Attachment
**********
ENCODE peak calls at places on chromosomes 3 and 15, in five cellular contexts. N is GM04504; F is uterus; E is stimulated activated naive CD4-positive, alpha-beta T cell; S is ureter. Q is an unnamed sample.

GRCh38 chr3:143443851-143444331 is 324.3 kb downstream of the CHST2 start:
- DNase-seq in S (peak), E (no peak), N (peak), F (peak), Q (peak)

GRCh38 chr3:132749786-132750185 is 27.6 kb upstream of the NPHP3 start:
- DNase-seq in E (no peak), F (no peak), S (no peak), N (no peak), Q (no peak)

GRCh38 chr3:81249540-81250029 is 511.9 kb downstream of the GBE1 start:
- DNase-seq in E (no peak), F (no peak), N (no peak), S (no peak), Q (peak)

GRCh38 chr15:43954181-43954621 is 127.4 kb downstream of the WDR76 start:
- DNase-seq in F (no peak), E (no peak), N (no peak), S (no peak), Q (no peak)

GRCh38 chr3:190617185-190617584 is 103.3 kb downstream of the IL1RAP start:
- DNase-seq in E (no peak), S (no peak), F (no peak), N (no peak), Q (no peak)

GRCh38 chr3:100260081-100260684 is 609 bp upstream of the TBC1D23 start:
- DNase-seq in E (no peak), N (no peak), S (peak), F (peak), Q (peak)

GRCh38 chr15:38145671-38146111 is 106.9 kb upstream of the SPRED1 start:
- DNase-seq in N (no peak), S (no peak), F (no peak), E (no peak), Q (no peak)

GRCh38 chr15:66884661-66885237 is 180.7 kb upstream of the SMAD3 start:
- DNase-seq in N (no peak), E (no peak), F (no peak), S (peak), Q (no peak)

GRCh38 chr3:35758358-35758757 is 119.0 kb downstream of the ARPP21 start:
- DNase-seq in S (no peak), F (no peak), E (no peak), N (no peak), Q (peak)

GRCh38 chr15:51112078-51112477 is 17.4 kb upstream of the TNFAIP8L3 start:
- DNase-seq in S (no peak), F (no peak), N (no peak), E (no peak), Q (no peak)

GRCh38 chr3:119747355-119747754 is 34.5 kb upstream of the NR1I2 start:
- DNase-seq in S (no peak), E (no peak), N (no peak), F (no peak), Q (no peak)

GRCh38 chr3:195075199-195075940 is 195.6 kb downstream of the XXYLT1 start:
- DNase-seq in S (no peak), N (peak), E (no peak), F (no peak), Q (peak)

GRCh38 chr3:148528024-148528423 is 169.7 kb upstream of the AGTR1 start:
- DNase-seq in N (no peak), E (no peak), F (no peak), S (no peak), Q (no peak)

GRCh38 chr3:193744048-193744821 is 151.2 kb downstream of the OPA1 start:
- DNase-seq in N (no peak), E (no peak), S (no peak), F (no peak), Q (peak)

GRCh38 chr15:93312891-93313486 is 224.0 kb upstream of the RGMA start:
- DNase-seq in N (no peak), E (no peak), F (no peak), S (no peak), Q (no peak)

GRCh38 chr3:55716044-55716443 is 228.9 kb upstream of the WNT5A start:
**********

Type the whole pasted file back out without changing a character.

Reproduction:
ENCODE peak calls at places on chromosomes 3 and 15, in five cellular contexts. N is GM04504; F is uterus; E is stimulated activated naive CD4-positive, alpha-beta T cell; S is ureter. Q is an unnamed sample.

GRCh38 chr3:143443851-143444331 is 324.3 kb downstream of the CHST2 start:
- DNase-seq in S (peak), E (no peak), N (peak), F (peak), Q (peak)

GRCh38 chr3:132749786-132750185 is 27.6 kb upstream of the NPHP3 start:
- DNase-seq in E (no peak), F (no peak), S (no peak), N (no peak), Q (no peak)

GRCh38 chr3:81249540-81250029 is 511.9 kb downstream of the GBE1 start:
- DNase-seq in E (no peak), F (no peak), N (no peak), S (no peak), Q (peak)

GRCh38 chr15:43954181-43954621 is 127.4 kb downstream of the WDR76 start:
- DNase-seq in F (no peak), E (no peak), N (no peak), S (no peak), Q (no peak)

GRCh38 chr3:190617185-190617584 is 103.3 kb downstream of the IL1RAP start:
- DNase-seq in E (no peak), S (no peak), F (no peak), N (no peak), Q (no peak)

GRCh38 chr3:100260081-100260684 is 609 bp upstream of the TBC1D23 start:
- DNase-seq in E (no peak), N (no peak), S (peak), F (peak), Q (peak)

GRCh38 chr15:38145671-38146111 is 106.9 kb upstream of the SPRED1 start:
- DNase-seq in N (no peak), S (no peak), F (no peak), E (no peak), Q (no peak)

GRCh38 chr15:66884661-66885237 is 180.7 kb upstream of the SMAD3 start:
- DNase-seq in N (no peak), E (no peak), F (no peak), S (peak), Q (no peak)

GRCh38 chr3:35758358-35758757 is 119.0 kb downstream of the ARPP21 start:
- DNase-seq in S (no peak), F (no peak), E (no peak), N (no peak), Q (peak)

GRCh38 chr15:51112078-51112477 is 17.4 kb upstream of the TNFAIP8L3 start:
- DNase-seq in S (no peak), F (no peak), N (no peak), E (no peak), Q (no peak)

GRCh38 chr3:119747355-119747754 is 34.5 kb upstream of the NR1I2 start:
- DNase-seq in S (no peak), E (no peak), N (no peak), F (no peak), Q (no peak)

GRCh38 chr3:195075199-195075940 is 195.6 kb downstream of the XXYLT1 start:
- DNase-seq in S (no peak), N (peak), E (no peak), F (no peak), Q (peak)

GRCh38 chr3:148528024-148528423 is 169.7 kb upstream of the AGTR1 start:
- DNase-seq in N (no peak), E (no peak), F (no peak), S (no peak), Q (no peak)

GRCh38 chr3:193744048-193744821 is 151.2 kb downstream of the OPA1 start:
- DNase-seq in N (no peak), E (no peak), S (no peak), F (no peak), Q (peak)

GRCh38 chr15:93312891-93313486 is 224.0 kb upstream of the RGMA start:
- DNase-seq in N (no peak), E (no peak), F (no peak), S (no peak), Q (no peak)

GRCh38 chr3:55716044-55716443 is 228.9 kb upstream of the WNT5A start: